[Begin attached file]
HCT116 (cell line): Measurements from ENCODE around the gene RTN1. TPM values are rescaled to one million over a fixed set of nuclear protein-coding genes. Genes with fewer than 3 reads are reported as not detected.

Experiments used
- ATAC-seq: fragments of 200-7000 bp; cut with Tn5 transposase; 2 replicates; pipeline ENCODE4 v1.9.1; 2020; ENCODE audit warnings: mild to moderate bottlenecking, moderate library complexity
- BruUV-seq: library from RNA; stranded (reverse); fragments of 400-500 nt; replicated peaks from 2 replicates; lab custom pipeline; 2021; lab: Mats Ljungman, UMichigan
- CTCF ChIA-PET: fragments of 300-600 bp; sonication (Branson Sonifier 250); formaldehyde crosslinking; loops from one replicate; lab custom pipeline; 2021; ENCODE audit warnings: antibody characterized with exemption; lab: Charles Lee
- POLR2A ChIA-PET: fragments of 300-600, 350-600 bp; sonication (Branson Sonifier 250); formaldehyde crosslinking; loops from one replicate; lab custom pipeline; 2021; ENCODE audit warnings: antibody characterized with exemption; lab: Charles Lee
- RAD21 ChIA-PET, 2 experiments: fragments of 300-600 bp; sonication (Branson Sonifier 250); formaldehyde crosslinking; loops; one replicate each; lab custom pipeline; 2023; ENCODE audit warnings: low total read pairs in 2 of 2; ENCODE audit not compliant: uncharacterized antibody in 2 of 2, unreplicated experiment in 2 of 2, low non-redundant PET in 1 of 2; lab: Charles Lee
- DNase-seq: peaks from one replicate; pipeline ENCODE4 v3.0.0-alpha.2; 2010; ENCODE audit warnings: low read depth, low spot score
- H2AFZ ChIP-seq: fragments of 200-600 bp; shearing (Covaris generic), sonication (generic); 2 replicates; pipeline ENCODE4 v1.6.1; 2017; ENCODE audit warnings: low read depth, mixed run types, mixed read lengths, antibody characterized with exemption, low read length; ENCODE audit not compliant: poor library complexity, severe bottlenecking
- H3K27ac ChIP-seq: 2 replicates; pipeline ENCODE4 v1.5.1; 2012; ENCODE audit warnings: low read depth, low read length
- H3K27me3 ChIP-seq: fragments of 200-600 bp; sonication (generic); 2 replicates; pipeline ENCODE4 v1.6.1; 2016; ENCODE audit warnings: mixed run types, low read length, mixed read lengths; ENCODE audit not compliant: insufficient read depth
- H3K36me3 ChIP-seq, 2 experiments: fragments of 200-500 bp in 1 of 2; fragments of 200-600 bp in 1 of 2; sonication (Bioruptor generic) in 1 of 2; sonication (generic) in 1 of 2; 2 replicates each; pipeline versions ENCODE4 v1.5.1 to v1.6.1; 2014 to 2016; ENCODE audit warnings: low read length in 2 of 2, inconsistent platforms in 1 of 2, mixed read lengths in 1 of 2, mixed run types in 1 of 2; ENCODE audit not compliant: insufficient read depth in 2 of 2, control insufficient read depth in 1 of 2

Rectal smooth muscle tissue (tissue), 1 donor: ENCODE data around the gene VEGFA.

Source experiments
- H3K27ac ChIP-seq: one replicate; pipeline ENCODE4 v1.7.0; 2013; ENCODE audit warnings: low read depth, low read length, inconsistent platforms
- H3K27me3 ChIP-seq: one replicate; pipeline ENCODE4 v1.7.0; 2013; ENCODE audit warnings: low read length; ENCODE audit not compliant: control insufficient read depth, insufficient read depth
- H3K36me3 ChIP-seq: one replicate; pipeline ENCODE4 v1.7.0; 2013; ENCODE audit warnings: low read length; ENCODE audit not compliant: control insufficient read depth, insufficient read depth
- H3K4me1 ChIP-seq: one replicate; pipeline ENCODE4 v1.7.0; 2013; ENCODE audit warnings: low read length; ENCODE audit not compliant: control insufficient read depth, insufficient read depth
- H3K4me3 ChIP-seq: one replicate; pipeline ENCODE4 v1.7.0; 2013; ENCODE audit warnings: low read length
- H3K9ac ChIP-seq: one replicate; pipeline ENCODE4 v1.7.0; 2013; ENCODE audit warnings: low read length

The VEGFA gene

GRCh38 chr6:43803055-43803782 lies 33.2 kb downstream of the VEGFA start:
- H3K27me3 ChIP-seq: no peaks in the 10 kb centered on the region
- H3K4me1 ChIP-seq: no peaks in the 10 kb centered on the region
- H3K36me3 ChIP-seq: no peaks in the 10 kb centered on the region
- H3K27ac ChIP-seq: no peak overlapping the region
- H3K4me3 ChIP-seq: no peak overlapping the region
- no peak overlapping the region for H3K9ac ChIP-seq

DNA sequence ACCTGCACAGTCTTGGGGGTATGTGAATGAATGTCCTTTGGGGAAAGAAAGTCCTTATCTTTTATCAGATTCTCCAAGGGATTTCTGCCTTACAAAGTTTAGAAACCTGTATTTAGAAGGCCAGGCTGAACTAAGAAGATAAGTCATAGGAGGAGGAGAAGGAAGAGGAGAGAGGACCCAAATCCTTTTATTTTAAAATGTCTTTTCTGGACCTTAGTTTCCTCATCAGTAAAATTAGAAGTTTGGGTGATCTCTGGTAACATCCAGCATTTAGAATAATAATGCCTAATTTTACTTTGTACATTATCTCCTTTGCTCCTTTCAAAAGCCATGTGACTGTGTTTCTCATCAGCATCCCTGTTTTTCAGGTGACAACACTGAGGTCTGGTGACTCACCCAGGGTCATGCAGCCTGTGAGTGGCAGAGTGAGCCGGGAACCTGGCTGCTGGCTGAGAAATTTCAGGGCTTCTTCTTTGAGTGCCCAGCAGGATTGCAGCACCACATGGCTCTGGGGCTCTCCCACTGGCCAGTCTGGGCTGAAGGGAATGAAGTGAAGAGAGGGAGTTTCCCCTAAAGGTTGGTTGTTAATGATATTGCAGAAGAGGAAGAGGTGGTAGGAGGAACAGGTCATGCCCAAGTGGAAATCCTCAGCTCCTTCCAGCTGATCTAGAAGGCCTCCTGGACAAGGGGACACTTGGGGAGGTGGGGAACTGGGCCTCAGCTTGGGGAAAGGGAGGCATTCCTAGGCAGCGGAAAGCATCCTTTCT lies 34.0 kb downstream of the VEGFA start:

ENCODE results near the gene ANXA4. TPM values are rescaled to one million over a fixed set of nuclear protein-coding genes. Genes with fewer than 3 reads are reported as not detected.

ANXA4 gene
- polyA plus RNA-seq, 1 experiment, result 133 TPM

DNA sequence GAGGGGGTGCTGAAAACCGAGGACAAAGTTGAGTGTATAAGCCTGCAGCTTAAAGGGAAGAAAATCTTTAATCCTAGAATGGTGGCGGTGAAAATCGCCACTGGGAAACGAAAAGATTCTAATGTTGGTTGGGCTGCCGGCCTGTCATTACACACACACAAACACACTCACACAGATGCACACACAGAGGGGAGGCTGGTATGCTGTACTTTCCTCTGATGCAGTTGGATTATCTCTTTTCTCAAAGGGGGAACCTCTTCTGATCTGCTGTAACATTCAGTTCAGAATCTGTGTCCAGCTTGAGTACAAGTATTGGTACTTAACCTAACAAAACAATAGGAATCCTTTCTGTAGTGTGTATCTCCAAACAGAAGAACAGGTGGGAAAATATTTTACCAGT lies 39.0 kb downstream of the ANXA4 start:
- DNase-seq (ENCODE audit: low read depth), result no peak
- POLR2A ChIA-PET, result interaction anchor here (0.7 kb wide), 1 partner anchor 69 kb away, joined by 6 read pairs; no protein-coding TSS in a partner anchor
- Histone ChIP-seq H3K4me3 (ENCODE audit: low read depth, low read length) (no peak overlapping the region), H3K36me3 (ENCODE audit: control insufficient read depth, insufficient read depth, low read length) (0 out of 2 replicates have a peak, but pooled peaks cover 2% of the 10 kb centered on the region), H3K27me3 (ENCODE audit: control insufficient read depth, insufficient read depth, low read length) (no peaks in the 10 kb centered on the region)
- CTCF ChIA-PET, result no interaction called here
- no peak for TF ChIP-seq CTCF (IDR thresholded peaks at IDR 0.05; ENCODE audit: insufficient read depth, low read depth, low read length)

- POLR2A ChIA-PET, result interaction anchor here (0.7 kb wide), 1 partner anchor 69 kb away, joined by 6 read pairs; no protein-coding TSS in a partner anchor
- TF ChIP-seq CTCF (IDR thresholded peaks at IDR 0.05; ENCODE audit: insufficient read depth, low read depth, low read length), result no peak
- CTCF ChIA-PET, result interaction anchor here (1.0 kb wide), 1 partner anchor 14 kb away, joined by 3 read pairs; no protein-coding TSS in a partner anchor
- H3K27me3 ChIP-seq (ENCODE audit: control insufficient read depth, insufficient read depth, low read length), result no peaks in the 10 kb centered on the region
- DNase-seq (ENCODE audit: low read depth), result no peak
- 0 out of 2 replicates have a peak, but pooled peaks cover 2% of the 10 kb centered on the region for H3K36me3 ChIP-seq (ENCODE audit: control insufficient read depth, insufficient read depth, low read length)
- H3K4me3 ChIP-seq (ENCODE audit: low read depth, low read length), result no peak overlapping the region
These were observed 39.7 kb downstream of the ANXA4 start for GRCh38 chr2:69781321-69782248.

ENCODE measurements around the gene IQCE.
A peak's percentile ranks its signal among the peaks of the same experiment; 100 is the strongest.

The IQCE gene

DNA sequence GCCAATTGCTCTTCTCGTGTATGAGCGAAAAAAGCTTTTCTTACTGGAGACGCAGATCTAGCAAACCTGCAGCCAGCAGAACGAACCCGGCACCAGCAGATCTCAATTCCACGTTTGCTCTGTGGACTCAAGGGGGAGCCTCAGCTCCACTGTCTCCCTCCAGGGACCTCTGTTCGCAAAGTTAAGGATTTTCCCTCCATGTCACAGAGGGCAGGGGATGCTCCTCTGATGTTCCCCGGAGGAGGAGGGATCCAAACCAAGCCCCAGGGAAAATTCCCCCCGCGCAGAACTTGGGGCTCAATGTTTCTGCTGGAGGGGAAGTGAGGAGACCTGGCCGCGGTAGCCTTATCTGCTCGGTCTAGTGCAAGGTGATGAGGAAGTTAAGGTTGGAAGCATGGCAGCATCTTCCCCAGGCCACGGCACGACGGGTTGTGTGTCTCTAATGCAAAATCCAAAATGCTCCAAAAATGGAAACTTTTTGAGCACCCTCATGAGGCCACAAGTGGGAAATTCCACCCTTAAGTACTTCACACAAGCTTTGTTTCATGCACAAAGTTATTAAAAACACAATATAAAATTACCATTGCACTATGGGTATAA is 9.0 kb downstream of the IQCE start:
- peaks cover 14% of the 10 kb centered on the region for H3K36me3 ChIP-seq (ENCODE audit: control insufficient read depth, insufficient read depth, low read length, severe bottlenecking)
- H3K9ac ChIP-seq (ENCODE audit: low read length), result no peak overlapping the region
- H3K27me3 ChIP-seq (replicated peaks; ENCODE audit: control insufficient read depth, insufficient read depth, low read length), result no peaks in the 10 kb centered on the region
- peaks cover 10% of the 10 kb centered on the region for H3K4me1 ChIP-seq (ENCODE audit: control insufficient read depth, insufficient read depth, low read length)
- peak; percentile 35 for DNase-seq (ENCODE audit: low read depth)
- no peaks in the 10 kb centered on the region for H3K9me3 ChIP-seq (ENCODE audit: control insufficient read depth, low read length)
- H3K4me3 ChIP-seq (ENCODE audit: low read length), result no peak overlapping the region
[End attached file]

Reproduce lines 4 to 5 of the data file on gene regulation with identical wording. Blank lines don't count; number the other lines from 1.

- BruUV-seq: library from RNA; stranded (reverse); fragments of 400-500 nt; replicated peaks from 2 replicates; lab custom pipeline; 2021; lab: Mats Ljungman, UMichigan
- CTCF ChIA-PET: fragments of 300-600 bp; sonication (Branson Sonifier 250); formaldehyde crosslinking; loops from one replicate; lab custom pipeline; 2021; ENCODE audit warnings: antibody characterized with exemption; lab: Charles Lee